Carry That Weight touches on the physical, emotional, and temporal aspects of the aftermath of sexual assault. Physically, carrying around a mattress throughout their movements on campus is a challenging task. As Mitra comments, ‘[t]he mattress in Sulkowicz’s project is heavy, awkward, and portable; an object chosen for its ungainly but solid dimensions’. (2015: 388) Not only can the mattress itself be unwieldy in its size and weight, carrying the object throughout campus, inclusive of tight and/or crowded spaces, up and downstairs, and through various weather conditions, makes the task more arduous. Emotionally, the performance serves as a constant reminder of their rape, and the marks that trauma leaves on one’s psyche. Carry That Weight takes a private wounding and makes it visible to public audiences. Indeed, Carry That Weight demonstrates art’s capabilities to do work outside of the traditional walls of a museum or art gallery. Sulkowicz not only performs the weight they continued to bear, but also with a high degree of vulnerability that is witnessed by numerous people at the university. Temporally, the performance was planned to last until their assaulter was expelled from Columbia’s Morningside Campus. (Mitra 2015: 386) Dependent on the university’s actions, Sulkowicz could have performed their piece for a day, week, or the entire academic year. Ultimately, their assaulter was not expelled, and Sulkowicz carried out the performance through to graduation, finally ending on 27 May 2015. In tying the performance duration to Columbia’s course of (in)action, Sulkowicz indicates the direct role social institutions, such as the education system, has in addressing the issue of sexual assault. Such inactions indicate the educational institution’s complicity in a culture that ignores sexual assault and silences victims/survivors.
The weight Sulkowicz both literally and physically carries is heavy, exhaustive, and difficult to manage. However, the terms of their performance piece allow volunteers to help carry the mattress. In these moments, when other students volunteer to help Sulkowicz ‘carry that weight’ or, sometimes momentarily take it off their hands completely, the burden becomes lighter. In joining Sulkowicz’s performance piece, other college students voiced their own concerns about rape on college campuses. An individual record of trauma becomes a larger call out against rape, assault and the injustice felt by college students who are often not supported by the university that they feel should protect and care for them. Thus, Carry That Weight also symbolises allyship and collective action. The allyship associated with Carry That Weight ranges from a few individuals, as seen in images of Sulkowicz’s performance when fellow students help them carry the mattress, to larger projects that emerged from the performance. Indeed, as Mitra notes:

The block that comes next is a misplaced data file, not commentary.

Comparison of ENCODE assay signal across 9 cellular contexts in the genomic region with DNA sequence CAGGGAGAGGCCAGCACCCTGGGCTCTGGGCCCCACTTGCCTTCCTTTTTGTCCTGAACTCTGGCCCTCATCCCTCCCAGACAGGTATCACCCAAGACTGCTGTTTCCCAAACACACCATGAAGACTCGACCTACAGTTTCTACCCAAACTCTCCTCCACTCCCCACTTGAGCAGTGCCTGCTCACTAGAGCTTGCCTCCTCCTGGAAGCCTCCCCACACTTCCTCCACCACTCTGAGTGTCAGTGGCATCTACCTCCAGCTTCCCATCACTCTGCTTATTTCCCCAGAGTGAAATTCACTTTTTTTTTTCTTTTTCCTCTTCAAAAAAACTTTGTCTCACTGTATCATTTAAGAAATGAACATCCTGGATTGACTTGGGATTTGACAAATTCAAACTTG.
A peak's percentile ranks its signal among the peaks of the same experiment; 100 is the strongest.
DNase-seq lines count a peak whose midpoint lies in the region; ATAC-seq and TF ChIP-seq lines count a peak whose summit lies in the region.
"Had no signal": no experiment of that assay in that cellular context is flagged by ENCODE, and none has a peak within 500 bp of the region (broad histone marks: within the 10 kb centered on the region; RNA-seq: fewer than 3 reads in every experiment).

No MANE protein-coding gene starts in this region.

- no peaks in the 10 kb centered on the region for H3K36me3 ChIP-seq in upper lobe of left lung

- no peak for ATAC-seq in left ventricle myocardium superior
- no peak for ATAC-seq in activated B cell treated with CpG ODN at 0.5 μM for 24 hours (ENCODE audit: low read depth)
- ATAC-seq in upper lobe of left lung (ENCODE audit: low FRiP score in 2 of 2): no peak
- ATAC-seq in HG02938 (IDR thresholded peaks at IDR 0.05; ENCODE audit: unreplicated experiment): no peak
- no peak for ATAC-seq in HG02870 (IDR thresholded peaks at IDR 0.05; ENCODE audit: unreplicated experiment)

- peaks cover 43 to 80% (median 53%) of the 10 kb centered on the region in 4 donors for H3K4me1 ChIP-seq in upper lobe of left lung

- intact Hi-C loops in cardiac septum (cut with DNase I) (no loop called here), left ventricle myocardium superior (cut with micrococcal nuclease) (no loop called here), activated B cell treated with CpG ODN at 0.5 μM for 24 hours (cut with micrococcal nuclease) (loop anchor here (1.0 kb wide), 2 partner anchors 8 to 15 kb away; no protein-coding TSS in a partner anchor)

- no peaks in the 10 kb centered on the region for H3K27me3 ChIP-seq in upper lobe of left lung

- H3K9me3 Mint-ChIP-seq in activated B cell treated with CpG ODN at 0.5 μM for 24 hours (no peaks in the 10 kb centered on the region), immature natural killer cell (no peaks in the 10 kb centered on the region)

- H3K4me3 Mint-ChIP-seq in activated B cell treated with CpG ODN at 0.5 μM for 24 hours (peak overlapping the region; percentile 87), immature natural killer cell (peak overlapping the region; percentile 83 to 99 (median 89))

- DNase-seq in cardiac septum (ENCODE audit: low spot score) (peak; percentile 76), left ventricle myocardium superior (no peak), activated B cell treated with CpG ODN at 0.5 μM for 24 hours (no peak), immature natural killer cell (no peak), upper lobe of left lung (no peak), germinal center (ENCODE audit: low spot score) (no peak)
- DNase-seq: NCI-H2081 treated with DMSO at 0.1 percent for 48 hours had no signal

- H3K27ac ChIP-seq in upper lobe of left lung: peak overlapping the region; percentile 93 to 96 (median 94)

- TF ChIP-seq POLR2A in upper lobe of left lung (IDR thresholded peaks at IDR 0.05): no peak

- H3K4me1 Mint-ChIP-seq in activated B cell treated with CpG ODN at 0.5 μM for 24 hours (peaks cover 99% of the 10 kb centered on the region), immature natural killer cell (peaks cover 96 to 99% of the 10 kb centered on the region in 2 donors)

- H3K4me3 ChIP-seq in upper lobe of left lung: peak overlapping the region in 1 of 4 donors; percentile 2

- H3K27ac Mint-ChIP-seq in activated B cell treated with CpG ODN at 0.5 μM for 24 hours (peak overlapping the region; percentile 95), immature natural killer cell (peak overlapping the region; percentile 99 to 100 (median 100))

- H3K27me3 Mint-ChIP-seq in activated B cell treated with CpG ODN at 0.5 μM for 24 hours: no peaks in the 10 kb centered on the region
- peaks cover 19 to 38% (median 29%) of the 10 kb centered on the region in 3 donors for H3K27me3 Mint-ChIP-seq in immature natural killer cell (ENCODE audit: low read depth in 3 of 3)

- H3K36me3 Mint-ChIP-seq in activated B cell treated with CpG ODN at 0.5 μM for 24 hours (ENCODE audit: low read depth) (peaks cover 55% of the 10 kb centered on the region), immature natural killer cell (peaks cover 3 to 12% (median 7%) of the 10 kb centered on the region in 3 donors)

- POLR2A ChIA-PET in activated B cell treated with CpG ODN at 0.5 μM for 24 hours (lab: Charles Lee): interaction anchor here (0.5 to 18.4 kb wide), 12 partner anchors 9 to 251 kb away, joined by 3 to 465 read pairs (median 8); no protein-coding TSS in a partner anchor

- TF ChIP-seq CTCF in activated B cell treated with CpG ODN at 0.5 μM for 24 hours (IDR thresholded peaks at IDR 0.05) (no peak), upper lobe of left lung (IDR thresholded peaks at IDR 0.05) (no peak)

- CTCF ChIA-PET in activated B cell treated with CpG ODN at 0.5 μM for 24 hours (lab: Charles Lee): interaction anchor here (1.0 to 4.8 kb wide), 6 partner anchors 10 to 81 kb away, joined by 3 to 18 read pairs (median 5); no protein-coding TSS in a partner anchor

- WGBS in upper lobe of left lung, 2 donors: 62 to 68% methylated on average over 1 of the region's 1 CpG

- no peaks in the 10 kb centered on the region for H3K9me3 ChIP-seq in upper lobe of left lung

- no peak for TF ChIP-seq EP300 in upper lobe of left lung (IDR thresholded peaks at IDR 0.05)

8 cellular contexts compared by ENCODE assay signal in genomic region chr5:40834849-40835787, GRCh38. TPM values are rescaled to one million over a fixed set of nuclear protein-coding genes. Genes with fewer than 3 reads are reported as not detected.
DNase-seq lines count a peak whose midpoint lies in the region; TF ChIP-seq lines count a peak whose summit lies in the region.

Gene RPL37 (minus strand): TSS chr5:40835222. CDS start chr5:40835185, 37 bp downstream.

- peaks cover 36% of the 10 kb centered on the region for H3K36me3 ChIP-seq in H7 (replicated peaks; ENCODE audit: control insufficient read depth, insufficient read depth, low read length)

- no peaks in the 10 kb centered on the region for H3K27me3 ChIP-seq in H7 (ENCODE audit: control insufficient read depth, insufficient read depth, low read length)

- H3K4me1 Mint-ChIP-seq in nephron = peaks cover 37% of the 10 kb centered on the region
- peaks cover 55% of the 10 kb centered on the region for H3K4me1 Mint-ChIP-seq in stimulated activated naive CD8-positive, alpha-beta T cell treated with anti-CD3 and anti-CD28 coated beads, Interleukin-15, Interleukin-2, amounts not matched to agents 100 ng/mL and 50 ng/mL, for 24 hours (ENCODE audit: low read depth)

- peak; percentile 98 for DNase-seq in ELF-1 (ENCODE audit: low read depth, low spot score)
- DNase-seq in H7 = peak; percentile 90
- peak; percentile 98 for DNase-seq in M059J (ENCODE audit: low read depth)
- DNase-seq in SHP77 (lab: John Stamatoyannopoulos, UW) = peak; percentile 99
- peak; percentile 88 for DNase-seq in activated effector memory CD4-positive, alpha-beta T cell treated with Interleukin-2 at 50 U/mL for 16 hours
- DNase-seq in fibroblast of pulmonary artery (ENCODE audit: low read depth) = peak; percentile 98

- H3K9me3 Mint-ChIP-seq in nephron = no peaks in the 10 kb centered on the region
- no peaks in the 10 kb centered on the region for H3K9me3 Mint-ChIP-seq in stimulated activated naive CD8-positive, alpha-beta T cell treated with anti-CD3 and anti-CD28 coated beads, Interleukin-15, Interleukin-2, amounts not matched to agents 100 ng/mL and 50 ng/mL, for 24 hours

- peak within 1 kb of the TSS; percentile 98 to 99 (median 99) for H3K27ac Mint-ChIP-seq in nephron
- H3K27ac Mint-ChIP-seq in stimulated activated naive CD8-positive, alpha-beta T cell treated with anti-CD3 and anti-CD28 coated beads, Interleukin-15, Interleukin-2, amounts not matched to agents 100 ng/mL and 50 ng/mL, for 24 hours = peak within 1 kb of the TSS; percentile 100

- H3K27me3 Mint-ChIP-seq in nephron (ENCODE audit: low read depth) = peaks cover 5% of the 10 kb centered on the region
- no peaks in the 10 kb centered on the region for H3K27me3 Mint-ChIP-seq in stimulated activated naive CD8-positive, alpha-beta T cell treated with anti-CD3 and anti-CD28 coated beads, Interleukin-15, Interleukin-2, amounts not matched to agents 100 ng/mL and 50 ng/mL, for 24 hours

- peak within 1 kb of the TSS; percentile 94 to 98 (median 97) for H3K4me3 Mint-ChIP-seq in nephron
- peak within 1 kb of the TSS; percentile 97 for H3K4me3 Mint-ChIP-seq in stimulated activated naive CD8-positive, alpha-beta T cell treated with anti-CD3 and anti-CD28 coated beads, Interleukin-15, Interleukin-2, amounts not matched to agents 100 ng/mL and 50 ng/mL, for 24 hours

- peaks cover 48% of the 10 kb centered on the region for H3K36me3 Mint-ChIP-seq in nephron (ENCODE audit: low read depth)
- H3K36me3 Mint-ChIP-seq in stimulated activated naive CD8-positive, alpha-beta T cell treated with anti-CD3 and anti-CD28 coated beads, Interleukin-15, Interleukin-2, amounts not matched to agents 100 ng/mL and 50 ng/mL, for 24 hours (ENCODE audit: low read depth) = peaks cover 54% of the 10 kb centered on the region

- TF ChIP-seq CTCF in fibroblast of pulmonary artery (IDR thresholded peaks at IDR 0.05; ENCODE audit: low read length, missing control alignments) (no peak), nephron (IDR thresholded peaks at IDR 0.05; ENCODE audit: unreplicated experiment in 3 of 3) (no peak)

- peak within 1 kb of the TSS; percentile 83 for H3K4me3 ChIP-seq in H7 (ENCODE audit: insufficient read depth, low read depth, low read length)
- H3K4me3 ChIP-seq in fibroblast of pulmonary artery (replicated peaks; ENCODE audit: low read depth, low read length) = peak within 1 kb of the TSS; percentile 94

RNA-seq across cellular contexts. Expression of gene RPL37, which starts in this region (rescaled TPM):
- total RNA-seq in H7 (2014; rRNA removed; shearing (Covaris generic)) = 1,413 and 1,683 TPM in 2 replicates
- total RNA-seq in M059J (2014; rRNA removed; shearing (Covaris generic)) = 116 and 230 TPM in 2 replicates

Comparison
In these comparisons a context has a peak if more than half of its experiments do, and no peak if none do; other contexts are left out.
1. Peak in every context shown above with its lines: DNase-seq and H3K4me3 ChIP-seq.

On 29 October , less than eight weeks later, an (Inter)National Day of Action was coordinated on this New York City campus [Columbia University] by activist groups like Carry that Weight Together, No Red Tape, Student Worker Solidarity, and broader women’s rights and gender justice groups, including Hollaback and UltraViolet. Reports of the day stated that 130 schools across five countries, with the largest number of participants at fellow American universities, staged ‘collective carrys’ of mattresses and pillows, rallying around survivors of sexual and domestic violence. (2015: 386-87)
Thus, the groups that organised demonstrations also employed the symbol of the mattress, which helped the movement that Sulkowicz began to grow.
Raising awareness about rape and sexual assault through performance art with an intersectional lens is also the focus of Cherokee artist Luzerne Hill’s 2012 performance Retracing the Trace, at the Fine Art Museum, Western Carolina University, Cullowhee, NC. Like Sulkowicz, Hill draws on her own experience as a rape survivor to inform her performance that speaks to rape on a national level. At the beginning of Retracing the Trace, Hill lies on the gallery floor and has 3,780 red khipu style Incan knots poured on top of her body. Khipu knots were used by Incas as devices for record-keeping and communication. Rising from the khipu knots, Hill leaves an impression of where her body has been, similar to the mark of her presence in the park where she was assaulted in 1994. (Armani 2017) In the 60 following hours, Hill takes each individual knot and tacks them to the gallery wall to form a ring around the room. (Armani 2017) Like Sulkowicz’s performance that employs a highly symbolic object, Hill is careful to recognise each knot, which in total represents the number of rapes that go unreported in the United States in one 24-hour period. Hill’s performance is especially relevant given the increased vulnerability of Native women, who are three times more likely to be victims of sexual violence (90% of the time by non-Native men). (Armani 2017) In a similar vein, Métis Canadian artist Jaimie Black’s REDress Project raises awareness of the more than one thousand missing and murdered Indigenous women of Canada, by installing red dresses in public spaces to signify their absence. (Black 2020) By adopting an intersectional framework, Hill’s performance and Black’s installations acknowledge many factors that impact victim/survivors’ experiences of violence and abuse. As Alicia Gill notes:
due to complex, often antagonistic histories with varied systems and institutions, some communities are at higher risk of experiencing violence in their lifetimes and have a more difficult time accessing the life-saving resources they need to get and stay safe, and to heal. Survivors of colour and Native survivors, LGBTQIA survivors, survivors with disabilities, and survivors who live at the intersections of all of these identities often experience compounded instances and impacts of violence. (2018: 560)